A history museum is the ultimate showcase of a nations’ life through centuries. Museums can build morale and shape opinions. They also often create a lasting input on the future.
Following basic thoughts have gone into coming up with the design:
It is of utmost importance for the building to be user friendly. This has been achieved by a regimented and well designed access to various activities and will be explained later in this report. The building should be cheerful and not drab. The form should be such that it is ageless. It engages and excites. At the same time it is conscious of the contours and its context and stands as an un-intrusive structure in the woods of Shakarparian. The flow inside the galleries is regulated yet informal and non-compartmental. It provides flexibility in display spaces that merge into each other. The inspiration for the flowing plan comes from the Rivers that flow through this land. Interior space in the display area although inherently interesting due to varying angles and vistas will be kept neat and uncluttered with straight lines and simple finishes. From inside the emphasis is on the display and not the architecture. The vast cross-section of history that it proposes to display makes it impractical for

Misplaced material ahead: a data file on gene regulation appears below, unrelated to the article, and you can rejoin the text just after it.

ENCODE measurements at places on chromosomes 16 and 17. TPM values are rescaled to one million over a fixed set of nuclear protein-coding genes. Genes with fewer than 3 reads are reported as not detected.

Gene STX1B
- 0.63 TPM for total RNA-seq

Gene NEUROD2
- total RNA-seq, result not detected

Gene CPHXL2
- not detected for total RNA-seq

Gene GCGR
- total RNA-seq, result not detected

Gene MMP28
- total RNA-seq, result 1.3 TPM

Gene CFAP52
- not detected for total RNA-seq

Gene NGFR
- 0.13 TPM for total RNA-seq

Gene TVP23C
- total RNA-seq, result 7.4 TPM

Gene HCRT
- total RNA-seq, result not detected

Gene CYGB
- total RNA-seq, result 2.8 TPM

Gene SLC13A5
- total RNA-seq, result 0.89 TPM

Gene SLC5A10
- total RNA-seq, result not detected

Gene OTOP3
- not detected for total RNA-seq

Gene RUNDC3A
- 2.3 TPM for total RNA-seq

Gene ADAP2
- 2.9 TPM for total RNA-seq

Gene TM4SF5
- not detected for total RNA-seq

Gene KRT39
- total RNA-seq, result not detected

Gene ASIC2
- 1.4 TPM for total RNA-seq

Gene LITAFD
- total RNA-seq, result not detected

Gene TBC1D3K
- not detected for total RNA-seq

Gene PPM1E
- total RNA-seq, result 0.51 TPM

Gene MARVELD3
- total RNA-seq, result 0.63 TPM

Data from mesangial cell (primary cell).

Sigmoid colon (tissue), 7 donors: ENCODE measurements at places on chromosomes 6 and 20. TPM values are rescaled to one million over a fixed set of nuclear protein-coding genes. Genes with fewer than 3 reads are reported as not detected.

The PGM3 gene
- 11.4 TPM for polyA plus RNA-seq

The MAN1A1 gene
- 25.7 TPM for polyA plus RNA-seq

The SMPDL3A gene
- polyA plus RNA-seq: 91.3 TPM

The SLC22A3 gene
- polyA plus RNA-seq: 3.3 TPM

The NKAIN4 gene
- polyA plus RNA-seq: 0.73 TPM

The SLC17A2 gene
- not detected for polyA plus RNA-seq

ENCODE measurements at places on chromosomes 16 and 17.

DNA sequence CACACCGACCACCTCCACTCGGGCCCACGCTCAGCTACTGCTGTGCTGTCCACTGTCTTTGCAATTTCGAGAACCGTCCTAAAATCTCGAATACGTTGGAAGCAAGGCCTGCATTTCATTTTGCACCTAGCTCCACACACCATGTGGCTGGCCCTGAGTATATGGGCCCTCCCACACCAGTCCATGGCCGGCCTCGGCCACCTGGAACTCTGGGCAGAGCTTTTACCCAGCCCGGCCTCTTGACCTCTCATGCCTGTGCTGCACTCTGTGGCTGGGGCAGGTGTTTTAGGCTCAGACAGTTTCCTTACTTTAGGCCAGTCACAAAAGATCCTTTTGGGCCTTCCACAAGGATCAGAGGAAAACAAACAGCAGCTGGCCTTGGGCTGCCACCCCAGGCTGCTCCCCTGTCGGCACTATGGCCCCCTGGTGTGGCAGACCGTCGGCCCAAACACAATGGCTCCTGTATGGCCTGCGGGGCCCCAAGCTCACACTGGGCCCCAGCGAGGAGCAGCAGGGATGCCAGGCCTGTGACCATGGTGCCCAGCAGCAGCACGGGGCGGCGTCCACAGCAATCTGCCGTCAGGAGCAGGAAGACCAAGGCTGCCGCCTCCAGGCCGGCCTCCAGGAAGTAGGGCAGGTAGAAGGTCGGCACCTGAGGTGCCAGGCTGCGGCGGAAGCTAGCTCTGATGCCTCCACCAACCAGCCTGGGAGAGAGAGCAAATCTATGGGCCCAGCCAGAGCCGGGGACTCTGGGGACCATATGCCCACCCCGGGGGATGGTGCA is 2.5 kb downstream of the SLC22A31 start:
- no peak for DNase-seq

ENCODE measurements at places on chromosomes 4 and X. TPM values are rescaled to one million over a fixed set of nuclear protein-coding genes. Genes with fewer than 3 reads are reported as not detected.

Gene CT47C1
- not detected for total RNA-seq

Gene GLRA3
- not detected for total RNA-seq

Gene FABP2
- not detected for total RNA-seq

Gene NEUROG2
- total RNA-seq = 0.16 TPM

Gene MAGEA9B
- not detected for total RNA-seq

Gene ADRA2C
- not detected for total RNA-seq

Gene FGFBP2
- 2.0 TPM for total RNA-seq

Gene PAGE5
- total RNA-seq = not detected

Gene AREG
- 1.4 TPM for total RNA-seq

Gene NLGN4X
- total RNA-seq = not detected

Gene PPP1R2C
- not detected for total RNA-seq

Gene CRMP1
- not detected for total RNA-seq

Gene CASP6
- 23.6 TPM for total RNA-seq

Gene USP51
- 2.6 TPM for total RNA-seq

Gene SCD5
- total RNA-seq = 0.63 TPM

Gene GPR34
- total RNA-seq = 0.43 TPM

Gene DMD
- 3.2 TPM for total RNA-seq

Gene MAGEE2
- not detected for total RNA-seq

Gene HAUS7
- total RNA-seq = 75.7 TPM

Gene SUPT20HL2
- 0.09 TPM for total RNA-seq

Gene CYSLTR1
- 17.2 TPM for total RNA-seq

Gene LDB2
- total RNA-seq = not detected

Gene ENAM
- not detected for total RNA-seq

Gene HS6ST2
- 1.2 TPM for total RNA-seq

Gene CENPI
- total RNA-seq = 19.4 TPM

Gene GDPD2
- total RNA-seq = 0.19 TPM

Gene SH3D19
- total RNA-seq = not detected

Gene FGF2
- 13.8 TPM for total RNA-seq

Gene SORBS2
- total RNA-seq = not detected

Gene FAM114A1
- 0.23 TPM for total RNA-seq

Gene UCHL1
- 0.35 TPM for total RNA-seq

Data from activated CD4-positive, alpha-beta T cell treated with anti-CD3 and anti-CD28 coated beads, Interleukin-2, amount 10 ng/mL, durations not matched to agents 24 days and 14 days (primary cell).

the building to reflect one era, even symbolically. So the reference for the form is borrowed not from one of the man-made periods in history but from the land itself. The jagged Potohar Plataue is what inspires the angular, tapering walls. Evoking visions of the first sights of the rising land mass as you come up the motorway near Kalar Kahar area and are encountered by sudden rock formations jutting out of the plains of Punjab. The use of various colored earthly toned bricks as exterior finish reflecting the soil strata that is a witness to thousands of years of history steeped in this part of the world.


National Museum by Anjum Pervez in Pakistan won the WA Award Cycle 2. Please find below the WA Award poster for this project.

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